- Byron Young – Young is a physical run defender who takes on double teams with relative ease. The Alabama senior is slightly undersized but quick, though he isn’t as strong at getting to the quarterback.
- Jerrod Clark – A scheme-versatile nose tackle with the size, strength, and quickness to overpower blockers one-on-one and occupy double teams when he keeps his pads down. effort. Clark flashes the ability to overwhelm blockers as a pass-rusher but stalls out too much. His upside is limited by a lack of closing speed.
- Jalen Redmond – He’s versatile, played better as a tackle, and just turned 24. Redmond excels at getting penetration but is described as an underachiever.
Chicago needs to add a difference-making defender who can pressure opposing passers. Ideally, a DL3T who can create openings for linebackers Tremaine Edmunds, T.J. Edwards, and Jack Sanborn should be at or near the top of the team’s wishlist. If said player is a legitimate pass rusher who is adept at stopping the run, all the better. Justin Jones and Andrew Billings currently head the depth chart.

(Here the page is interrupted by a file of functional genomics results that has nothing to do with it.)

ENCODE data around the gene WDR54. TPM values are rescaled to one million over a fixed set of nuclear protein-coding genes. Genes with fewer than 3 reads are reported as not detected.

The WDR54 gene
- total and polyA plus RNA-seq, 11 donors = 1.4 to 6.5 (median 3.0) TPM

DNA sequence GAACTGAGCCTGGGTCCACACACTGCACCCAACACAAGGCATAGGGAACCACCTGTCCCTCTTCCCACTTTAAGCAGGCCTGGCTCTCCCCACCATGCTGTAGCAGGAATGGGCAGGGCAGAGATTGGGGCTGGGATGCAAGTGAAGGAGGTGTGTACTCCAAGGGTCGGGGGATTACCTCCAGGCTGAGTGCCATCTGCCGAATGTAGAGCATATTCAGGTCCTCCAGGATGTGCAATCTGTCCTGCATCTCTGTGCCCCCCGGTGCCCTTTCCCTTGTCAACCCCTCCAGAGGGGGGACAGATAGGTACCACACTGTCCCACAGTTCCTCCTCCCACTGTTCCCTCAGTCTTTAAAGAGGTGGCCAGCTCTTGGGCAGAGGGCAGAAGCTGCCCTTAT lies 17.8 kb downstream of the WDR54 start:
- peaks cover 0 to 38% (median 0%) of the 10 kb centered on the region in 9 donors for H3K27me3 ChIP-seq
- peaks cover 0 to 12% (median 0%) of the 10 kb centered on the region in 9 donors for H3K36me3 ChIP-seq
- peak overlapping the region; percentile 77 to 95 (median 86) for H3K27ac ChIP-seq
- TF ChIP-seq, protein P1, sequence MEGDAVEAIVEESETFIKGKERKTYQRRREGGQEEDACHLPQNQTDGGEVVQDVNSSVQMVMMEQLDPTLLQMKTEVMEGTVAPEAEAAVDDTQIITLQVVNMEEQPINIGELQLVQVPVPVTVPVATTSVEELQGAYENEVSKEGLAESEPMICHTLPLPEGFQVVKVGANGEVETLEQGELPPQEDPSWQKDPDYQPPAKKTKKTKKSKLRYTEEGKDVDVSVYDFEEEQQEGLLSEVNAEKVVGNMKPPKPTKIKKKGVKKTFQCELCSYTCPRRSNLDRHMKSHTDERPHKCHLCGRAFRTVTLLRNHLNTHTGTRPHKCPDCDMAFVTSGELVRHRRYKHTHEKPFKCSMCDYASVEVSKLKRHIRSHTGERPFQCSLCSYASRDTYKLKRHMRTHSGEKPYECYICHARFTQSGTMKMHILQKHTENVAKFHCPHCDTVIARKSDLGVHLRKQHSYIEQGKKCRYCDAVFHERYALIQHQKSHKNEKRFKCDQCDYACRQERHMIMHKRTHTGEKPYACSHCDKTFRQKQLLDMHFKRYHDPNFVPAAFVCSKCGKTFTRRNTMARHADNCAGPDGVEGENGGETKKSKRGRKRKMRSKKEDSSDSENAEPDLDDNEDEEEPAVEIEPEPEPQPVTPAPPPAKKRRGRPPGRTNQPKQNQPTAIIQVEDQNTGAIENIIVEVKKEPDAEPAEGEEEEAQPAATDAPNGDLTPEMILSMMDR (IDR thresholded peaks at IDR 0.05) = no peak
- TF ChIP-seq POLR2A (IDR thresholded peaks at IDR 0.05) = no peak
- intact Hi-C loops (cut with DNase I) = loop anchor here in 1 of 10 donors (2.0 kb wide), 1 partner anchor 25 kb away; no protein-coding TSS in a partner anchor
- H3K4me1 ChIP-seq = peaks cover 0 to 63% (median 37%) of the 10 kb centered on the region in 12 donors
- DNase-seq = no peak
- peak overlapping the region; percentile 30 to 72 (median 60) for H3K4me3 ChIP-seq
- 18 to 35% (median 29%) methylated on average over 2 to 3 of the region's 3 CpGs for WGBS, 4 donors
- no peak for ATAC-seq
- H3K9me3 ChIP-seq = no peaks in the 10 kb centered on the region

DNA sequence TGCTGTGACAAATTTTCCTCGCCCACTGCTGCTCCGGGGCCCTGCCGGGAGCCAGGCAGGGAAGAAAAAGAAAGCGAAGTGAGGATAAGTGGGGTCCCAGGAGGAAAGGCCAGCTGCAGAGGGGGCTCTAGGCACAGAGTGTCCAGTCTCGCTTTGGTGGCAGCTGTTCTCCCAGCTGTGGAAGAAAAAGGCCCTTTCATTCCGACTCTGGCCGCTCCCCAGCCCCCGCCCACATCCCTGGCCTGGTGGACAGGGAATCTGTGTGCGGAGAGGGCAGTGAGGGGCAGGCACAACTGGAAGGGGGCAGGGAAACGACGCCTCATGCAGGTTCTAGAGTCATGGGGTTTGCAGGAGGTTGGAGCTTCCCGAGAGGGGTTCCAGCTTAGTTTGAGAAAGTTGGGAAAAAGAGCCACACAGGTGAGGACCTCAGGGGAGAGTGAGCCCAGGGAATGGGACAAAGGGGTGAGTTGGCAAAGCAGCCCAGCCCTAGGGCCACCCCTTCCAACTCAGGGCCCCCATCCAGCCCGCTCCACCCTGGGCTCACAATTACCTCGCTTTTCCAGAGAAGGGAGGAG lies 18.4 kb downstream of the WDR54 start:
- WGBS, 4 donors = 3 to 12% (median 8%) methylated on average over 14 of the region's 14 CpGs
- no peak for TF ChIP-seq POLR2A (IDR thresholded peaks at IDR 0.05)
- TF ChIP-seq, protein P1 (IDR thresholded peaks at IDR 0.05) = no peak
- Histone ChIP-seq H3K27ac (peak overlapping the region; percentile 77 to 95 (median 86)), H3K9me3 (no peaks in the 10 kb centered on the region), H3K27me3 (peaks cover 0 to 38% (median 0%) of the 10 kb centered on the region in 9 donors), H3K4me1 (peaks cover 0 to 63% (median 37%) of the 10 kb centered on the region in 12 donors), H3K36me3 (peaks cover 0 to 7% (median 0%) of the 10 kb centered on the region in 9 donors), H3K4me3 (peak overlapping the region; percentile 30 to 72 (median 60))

Chicago fielded the worst defensive line unit in the NFL last season. The Bears recorded the fewest number of sacks of any team in the league. They also allowed the second most rushing yards per contest, just above the Texans.
Best Fits for the Bears
It’s basically Carter vs. the field. The difference isn’t very subtle, either. Kancey and Bresee are more than serviceable and Smith isn’t a bad option either. All four could be starters for the Bears in 2023. Pickings get frightfully slim after that.